What better message could you give out?

You’ll be happy to hear that these attractive bags cost less than you might think. Make a quick visit to www.badlani.com/bags to find out how affordable they are.

You’ll also be pleased to find that we don’t insist on any minimums and will customise and ship even 20 bags if you want.

October 22, 2008

Plastic bags continue to threaten marine life

Filed under: Environment — Kaajal @ 3:14 pm

Plastic bags continue to threaten marine life

Despite rapidly growing awareness of the harm they do, plastic bags continue to wreak havoc on marine life as you will see in the following article by David Derbyshire from The Daily Mail in the UK.

From the number of large chains (Examples: Wal Mart, Ikea, Tescos) switching to ecologically friendlier options, one would have hoped for a reduction to the impact, but it looks like a lot more people will have to transition to environmentally better options. A study by the The Marine Conservation Society indicates the problem is getting worse and will require fairly rapid action.

Sad, when ecologically better alternatives are so affordable and offer so many benefits to the mail culprits – retailers.

Many retailers are beginning to realise that putting their logos on environmentally friendly reusable cotton or jute bags yields huge image benefits and quantifiably increased custom.

Perhaps they haven’t caught on to how easy and affordable it is to make the switch. If you know any retailers using plastic bags, do us and them a favour and refer them to us. We’ll help them see how much it benefits them to make the transition.

The plastic waste that has British seas on the brink of ecological disaster

By David Derbyshire

Plastic waste, toxic pollution and overfishing are tipping Britain’s seas towards ‘ecological disaster’, a hard-hitting report warns.

The Marine Conservation Society says that without urgent action, a growing number of fish, mammals and birds will be driven to extinction over the next few decades.

The society wants a drastic cut in the use of plastic packaging to protect wildlife and an end to ‘damaging’ fishing practices that lead to hundreds of thousands of tons being thrown back into the sea each year.

Banish bags: The Marine Conservation Society wants a drastic cut to the use of plastic packaging

The 60-page report follows The Mail’s campaign to reduce the amount of plastic bags littering the seas.

Dr Simon Brockington, author of the report, said the threats posed by litter, overfishing and the lack of habitat protection were ‘very real’.

‘Too many fish are taken from the sea, too much rubbish is thrown into the sea and too little is done to protect precious marine life and habitats. We have to act now,’ he said.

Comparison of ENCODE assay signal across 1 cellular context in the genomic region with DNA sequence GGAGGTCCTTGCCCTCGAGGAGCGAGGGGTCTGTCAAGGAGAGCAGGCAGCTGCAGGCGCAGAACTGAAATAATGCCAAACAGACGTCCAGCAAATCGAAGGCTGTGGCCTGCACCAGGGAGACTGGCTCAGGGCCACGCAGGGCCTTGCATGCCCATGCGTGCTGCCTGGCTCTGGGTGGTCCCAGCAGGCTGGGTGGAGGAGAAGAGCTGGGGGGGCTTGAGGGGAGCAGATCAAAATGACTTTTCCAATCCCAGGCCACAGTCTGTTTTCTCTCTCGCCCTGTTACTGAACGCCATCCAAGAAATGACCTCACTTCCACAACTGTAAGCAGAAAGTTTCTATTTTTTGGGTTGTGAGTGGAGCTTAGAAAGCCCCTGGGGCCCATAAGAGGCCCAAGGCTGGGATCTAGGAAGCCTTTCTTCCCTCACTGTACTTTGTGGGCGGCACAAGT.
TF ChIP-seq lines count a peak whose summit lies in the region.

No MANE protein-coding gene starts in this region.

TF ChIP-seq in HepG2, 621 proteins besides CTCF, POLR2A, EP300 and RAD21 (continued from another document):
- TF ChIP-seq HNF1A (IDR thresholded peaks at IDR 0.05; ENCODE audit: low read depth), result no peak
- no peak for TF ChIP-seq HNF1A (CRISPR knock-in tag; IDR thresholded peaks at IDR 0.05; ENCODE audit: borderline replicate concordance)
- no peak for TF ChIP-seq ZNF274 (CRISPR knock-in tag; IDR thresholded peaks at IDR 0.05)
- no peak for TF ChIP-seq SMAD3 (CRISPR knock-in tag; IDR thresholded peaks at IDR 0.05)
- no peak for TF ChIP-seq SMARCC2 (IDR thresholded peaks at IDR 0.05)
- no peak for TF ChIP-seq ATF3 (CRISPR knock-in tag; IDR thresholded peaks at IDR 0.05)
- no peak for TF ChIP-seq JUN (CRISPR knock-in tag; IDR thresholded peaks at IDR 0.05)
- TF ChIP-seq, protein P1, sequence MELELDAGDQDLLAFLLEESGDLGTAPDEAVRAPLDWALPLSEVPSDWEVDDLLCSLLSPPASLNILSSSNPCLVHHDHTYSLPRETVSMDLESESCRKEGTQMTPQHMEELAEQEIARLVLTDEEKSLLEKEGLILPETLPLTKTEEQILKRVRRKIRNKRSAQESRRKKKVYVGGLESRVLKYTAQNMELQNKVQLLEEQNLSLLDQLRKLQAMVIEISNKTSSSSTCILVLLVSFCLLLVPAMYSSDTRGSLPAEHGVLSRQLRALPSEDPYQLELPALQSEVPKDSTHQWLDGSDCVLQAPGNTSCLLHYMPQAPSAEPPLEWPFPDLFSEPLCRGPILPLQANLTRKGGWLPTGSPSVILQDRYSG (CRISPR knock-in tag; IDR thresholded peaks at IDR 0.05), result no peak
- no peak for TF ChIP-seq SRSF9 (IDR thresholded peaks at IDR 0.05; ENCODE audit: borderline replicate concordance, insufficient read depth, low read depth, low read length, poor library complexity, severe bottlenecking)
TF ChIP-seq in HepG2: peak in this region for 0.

According to the Silent Seas report, plastic litter has become a major pollutant and can cause a ‘catastrophe’ when it is swallowed by turtles or whales, or when it ensnares marine life.

Plastic beach litter has increased by 126 per cent since the first annual MCS Beachwatch campaign in 1994, while more than 90 per cent of gannet nests on Grassholm Island in the Bristol Channel contain plastic litter, the report said.

Plastics are also poisoning the seas. Bags and plastic litter break down into smaller and smaller fragments in the oceans which can absorb toxic chemicals from sea water - leading to high concentrations in plastic particles which are then ingested by creatures and enter the food chain.

This plastic ‘dust’ is now found on almost every beach in the world. Even beaches that appear clean can have up to 5,000 fibres of plastic in a litre of sand, the report said.

Oceans are increasingly under threat from toxic chemicals, sewage discharges into the sea, oil, radioactive waste and urban and agricultural run-off, it adds.

Around a third of estuaries and 15 per cent of coastal waters are at risk from pollution by nutrients, pesticides, organic pollutants and heavy metals, the report said.

It also highlighted the threat from overfishing and damaging fishing practices.

Unpublished figures from the Department for Environment, Food and Rural Affairs show that only eight of the 47 fish stock zones around the British Isles are in a healthy state.

A century ago, large fish such as the common skate, angel sharks, Atlantic halibut and cod bigger than three feet long were often seen in the North Sea. Now many are critically endangered.

The Marine Conservation Society called for the Government to include a Marine Bill in the Queen’s Speech and for a new body to devise a marine litter strategy. It also wants improved water treatment facilities and more sustainable fishing.

The report is backed by the Prince of Wales, the society’s president.